I’m not going to lie friends, I’m absolutely shattered.
A 4-day long marketing conference really takes it out of a girl, but Inbound 2015 was totally worth it.
I’m sitting at the airport reflecting over the past four days, but before I wrap up with my big takeaways, let me recap the final day of the conference.
Chelsea & Malala
For reasons completely unknown to me, it took our shuttle bus an hour to get from our hotel to the conference centre (a grand total of 1.6 miles). As a result, I was late to see Chelsea Clinton, so I didn’t catch her whole session.
However, from the part of her talk I did see, she spoke quite passionately about the continued plight of women around the world, due to forced marriage, lack of education, sexual abuse, the list goes on. Her talk was in support of a new initiative from The Clinton Foundation called No Ceilings: The Full Participation Project, which aims to inspire and advance the full participation of girls and women around the world.
She also talked a lot about The Malala Fund, which was the sponsored charity of Inbound 2015. Malala’s story is an extraordinary one and she is doing great things for women around the world in the name of feminism. A film based on her life, entitled He Named Me Malala, opens this October and I highly recommend going to see it.
An inconvenient truth
After Chelsea’s talk, I headed over to see content marketing messiah Doug Kessler from B2B marketing agency Velocity do his talk on Insane Honesty in Content Marketing. Kessler is more refreshing than a cold pint on a hot day: everything he says about marketing our business honestly seems so logical, in a world of messaging that is often full of half-truths.
His key message is that in marketing, we should lead with our weaknesses. If you cost more than your competitors, be open about it and explain it’s because you never cut corners. If you take twice the time to get a job done, say that it’s because you take the time to get to know your customers and their business. So much of what he says is basically the opposite of what most of us do – ignoring, hiding or glossing over the part of our business we think will scare away business.
Unfortunately, the talk by Jonah Peretti, Buzzfeed’s CEO was on at the same time as Kessler’s – so I didn’t get to see it but I will download the slides and report back with my findings.
The last keynote of the event was from New York Times best-selling author Daniel Pink. Pink uses sociological research to back up what are often counterintuitive claims. In his talk, he focused on the new sales landscape, and took the mantra of beloved sales greaseball Alec Baldwin’s character from Glengarry Glen Ross and turned it on its head.
He purported that instead of ABC standing for Always Be Closing, in a world where the power of balance has been tipped in the buyer’s favour, it now stands for Attunement, Buoyancy and Clarity (doesn’t quite have the same ring to it, but stay with me here).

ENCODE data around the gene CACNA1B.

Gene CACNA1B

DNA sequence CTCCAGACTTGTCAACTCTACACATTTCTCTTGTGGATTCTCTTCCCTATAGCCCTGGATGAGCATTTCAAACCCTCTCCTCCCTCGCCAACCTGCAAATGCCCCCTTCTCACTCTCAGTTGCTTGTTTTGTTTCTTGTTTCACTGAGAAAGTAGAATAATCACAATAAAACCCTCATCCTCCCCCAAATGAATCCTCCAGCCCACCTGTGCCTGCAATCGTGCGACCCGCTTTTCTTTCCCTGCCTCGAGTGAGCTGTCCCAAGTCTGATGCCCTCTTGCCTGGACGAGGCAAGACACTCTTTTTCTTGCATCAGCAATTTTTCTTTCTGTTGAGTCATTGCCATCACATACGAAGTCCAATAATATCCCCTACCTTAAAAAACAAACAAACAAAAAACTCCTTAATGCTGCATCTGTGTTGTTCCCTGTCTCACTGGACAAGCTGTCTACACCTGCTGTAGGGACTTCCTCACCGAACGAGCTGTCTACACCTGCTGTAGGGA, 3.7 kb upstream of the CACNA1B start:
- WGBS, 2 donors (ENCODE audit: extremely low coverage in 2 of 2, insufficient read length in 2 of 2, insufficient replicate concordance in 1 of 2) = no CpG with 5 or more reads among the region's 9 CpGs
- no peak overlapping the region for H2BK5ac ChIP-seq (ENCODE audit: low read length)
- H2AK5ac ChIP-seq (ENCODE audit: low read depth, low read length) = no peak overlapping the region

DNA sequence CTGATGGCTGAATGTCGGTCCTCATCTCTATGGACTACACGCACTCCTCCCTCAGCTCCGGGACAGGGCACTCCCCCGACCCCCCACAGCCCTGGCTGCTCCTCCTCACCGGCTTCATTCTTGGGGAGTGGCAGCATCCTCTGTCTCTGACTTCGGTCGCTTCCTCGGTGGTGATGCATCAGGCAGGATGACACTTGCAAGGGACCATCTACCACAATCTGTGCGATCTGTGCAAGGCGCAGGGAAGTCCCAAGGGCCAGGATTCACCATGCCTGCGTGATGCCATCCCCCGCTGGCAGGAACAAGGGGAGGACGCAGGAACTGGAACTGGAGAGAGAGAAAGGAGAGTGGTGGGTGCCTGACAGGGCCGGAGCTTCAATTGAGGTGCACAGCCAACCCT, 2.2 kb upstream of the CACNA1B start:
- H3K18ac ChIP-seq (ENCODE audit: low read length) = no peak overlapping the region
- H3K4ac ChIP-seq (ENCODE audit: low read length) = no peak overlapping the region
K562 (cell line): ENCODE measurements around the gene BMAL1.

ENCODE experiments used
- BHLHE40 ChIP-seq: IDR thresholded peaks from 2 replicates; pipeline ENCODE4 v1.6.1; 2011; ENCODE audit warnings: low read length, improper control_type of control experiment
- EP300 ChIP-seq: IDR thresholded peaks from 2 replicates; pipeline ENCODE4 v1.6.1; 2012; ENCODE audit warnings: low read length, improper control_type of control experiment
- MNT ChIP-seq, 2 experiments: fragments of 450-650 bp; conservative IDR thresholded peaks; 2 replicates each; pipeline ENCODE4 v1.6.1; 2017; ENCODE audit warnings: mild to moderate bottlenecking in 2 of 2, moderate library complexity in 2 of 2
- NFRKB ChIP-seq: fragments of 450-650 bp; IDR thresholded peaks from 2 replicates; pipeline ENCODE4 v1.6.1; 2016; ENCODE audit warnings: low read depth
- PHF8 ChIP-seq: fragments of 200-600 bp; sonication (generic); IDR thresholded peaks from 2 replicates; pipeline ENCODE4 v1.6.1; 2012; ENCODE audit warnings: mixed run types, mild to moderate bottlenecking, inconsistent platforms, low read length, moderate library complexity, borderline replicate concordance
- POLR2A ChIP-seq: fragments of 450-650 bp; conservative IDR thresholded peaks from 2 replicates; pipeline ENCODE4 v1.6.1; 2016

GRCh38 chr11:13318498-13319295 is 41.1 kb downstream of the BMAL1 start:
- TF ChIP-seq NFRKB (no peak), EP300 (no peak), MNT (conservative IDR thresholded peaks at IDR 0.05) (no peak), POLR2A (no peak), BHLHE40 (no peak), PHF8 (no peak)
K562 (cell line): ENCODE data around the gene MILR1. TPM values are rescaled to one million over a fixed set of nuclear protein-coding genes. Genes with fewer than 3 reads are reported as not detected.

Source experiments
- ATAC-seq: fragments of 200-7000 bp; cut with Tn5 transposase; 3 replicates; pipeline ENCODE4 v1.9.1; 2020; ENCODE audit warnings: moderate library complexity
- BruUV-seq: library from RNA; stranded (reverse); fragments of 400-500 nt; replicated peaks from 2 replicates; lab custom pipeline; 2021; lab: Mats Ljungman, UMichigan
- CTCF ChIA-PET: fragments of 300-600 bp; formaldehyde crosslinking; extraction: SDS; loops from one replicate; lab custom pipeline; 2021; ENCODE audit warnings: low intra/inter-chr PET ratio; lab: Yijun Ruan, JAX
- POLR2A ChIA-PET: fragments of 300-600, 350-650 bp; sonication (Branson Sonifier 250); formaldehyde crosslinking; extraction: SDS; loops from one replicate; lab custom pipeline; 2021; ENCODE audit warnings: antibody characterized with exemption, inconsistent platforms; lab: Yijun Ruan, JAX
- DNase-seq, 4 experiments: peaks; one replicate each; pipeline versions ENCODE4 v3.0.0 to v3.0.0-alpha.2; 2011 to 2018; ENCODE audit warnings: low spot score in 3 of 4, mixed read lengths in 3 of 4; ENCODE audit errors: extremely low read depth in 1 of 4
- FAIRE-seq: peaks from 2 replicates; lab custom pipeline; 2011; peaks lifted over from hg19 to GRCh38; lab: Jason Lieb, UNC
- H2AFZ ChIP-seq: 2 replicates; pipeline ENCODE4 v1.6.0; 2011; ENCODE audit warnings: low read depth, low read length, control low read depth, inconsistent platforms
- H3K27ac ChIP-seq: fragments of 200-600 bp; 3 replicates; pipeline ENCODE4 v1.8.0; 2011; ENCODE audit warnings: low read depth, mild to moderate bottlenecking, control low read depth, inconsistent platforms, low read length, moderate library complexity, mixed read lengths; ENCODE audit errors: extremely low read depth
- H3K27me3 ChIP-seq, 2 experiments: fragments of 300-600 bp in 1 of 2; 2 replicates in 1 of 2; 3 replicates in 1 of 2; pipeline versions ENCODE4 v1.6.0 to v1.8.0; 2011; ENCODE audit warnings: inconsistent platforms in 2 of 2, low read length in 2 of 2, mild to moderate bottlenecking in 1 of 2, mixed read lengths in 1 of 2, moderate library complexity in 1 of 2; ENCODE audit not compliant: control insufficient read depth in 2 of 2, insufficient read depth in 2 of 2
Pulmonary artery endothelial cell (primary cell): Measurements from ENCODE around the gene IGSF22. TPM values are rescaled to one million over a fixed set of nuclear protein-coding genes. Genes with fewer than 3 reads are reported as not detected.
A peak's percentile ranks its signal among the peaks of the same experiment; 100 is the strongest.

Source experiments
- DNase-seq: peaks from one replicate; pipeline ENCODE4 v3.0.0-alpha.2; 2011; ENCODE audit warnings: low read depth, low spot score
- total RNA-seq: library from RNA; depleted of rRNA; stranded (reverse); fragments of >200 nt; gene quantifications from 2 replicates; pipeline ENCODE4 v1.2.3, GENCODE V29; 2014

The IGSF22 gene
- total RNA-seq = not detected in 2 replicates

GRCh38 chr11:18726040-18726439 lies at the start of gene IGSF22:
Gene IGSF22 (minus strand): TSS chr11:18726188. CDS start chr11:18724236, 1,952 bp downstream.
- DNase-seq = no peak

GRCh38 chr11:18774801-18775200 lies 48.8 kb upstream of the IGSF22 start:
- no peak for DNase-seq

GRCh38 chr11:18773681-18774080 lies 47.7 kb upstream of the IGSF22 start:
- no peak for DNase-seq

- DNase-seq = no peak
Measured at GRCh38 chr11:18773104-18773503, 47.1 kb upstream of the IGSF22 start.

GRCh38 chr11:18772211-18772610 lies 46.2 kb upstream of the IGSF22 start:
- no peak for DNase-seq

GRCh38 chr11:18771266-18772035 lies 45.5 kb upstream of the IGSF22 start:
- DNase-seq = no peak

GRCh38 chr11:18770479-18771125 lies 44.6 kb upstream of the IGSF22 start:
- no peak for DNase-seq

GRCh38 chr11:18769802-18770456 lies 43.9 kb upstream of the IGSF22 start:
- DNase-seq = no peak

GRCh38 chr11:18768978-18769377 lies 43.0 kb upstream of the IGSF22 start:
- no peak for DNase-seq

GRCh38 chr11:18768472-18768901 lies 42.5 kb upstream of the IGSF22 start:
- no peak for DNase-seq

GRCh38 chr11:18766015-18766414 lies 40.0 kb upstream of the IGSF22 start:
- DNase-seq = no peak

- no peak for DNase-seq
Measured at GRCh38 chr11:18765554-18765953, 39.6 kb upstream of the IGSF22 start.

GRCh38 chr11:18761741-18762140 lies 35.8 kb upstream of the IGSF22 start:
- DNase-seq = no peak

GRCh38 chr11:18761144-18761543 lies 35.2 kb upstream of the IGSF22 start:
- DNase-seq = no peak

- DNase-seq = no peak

Attunement means you need to stop being pushy and start seeing the world through your prospect’s eyes.
Buoyancy means you need to bounce back from a ‘sea of rejection’: get over it quickly and move on.
Clarity means you need to be able to see your goal clearly. For example, rather than telling yourself ‘You can do it!’ do what he calls ‘self-interrogation’. Ask yourself ‘Can I do it? And if so, how?’ Explaining how you’ll achieve your goal is more effective and powerful than a simple self-inflicted psychological fist bump.
His latest book entitled To Sell is Human offers a new take on changing behaviour and the art and science of selling.
Wrap it up
For a quasi-tech conference based on a sophisticated piece of marketing software, the majority of the sessions focused on fairly emotional topics. I would say the top three biggest takeaways were as follows:
Honesty is desperately needed in marketing
It’s no surprise that the average person doesn’t equate marketing with ‘truthfulness’. But being forthright in how we communicate with our audience is exactly what we need to do if we want to create real connections with our audience. If we want to get above the ‘we’re the best’ marketing messaging, we need to honest about our weaknesses. Which leads us onto our next point.
Vulnerability is a strength
Brene Brown’s talk really resonated with me – we’re so focused on being confident, assertive and powerful in business that we sometimes forget to be human. Being vulnerable and powerful are not mutually exclusive: in fact, it takes a lot of confidence to be vulnerable. Whether it’s how we interact with our coworkers, make suggestions for changes within our organisation or how we showcase our offering, leaving ourselves exposed can be very liberating – and rewarding. But it comes with great risk, which is why so many of us shy away from it.
Connections are imperative
The concept of inbound marketing is to bring visitors in by earning their attention. As Daniel Pink said, a sales pitch is not about closing a deal, it’s about starting a conversation. The goal is to get your audience to ask ‘Yes, but what about…?’. This conversation is the connection we need to make with our prospects: the opening of dialogue, a focus on understanding their needs and the desire first and foremost to build a relationship.
I’ve learned a lot at this conference, most of which can be applied to both my personal and professional life. I’ve also learned the way in which we engage in both these areas of our life are not so different after all.
If you’re keen to attend next year, tickets are already on sale for Inbound 2016 (taking place in 8- 11 November in Boston).